Visits here are by appointment only now, a move that does require a bit more pre-planning but one that also guarantees a far more personalized experience. Scrambling for a spot at the bar? Gone. Being forced to taste through a pre-determined wine list? Gone. Guests are treated to tableside service and handed a customizable menu that features almost all of Rusack’s current releases – including experimental projects, like Boundless, that were created during the pandemic – by the glass or by the bottle, or as part of tasting flights you can create yourself. That means a chardonnay lover, for example, can order a flight of all four currently released Rusack chards, and fans of syrah or pinot noir or zinfandel can craft a flight of myriad red selections. It’s the ultimately personal sipping moment. Cheese and charcuterie platters are available for purchase with advance notice.

The Island Flavor

I let Gerbac put together our shared flight this past weekend. It included wines from the Rusack’s Santa Catalina Island wines, which would have been tough to access at the tasting room pre-COVID. This is another fascinating Rusack connection to Channel Islands winegrowing, and one that’s far more personal. Geoff Rusack married Alison Wrigley in 1985, establishing their wine brand 10 years later, and the viticulture they’ve spearheaded on Catalina in the last dozen years has, in many ways, been an homage to the Wrigley family – chewing gum magnates, baseball team owners, and stewards of all the developable land on Santa Catalina Island since 1919. Rusack manages five acres of grapes there – chardonnay, pinot, and zin – which are harvested each fall and flown by private plane to the mainland for processing at the Rusack winery.

Gerbac and I compared the 2018 and 2015 Santa Catalina Island chardonnay ($60), the younger wine showcasing heightened freshness but both exuding complexity and minerality, but also depth. “The island can get really foggy,” he tells me. “Sunshine breaks down malic acid in grapes,” and with less of it on a fog-doused Catalina, the chardonnay grapes maintain a wonderfully layered and buxom mouth feel.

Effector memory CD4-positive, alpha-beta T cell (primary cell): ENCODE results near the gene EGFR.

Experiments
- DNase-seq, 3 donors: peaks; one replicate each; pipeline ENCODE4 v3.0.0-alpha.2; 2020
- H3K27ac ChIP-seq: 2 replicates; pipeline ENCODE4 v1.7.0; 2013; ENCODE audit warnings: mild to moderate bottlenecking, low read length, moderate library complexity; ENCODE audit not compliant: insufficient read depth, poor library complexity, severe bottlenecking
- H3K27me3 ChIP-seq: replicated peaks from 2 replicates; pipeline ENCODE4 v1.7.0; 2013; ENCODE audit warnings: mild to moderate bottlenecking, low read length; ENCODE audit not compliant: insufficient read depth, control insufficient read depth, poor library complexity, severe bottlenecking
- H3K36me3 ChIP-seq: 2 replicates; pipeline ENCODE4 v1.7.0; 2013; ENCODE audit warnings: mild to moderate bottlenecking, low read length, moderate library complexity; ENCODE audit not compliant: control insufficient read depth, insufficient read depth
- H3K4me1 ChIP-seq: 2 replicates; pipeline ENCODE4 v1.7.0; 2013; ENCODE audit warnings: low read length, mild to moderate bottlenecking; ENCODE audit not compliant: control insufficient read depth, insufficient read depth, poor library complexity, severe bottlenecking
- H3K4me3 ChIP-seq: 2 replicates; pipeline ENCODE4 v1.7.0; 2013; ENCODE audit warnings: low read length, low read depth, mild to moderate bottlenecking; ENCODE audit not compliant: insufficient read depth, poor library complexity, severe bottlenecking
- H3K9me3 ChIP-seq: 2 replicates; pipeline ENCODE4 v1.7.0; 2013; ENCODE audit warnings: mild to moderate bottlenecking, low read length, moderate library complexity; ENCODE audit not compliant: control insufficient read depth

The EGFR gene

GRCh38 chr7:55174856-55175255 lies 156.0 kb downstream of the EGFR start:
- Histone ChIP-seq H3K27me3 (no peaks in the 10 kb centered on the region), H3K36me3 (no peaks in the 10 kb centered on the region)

The MJ’s wine columnist, Gabe Saglie, left, with Rusack winemaker Steve Gerbac. The vines on the Rusack vineyard estate are still dormant.

We tasted the 2017 Mt. Carmel Pinot Noir ($65), sourced from a celebrated Sta. Rita Hills vineyard, with a classic cherry character but enhanced by an earthier, dustier flavor profile and grippier tannins.

And we finished with side-by-side sipping of the 2018 Santa Catalina Island Zinfandel ($72) – cherry notes upfront buoyed by an umami-like flavor profile – and the 2017 Ballard Canyon Estate Zinfandel ($48) – comparatively, more generous with red fruit flavors, nuances of oak, and a velvety finish.

My favorite part of my visit this past weekend, though, was the palpable enthusiasm of folks like Gerbac, tasting room manager Stephanie Varner, and members of the Rusack hospitality team. Seeing people buzzing at the tables across the al fresco tasting deck, engaging with visitors, telling the story behind their wines – it’s all such a stark change from the many months of distance and closures. It felt good to be part of wine-inspired conversation and conviviality. The roads that lead through Santa Barbara wine country are back open, and Rusack should be one of your first stops. 

For more information and reservations, go to rusack.com/visit.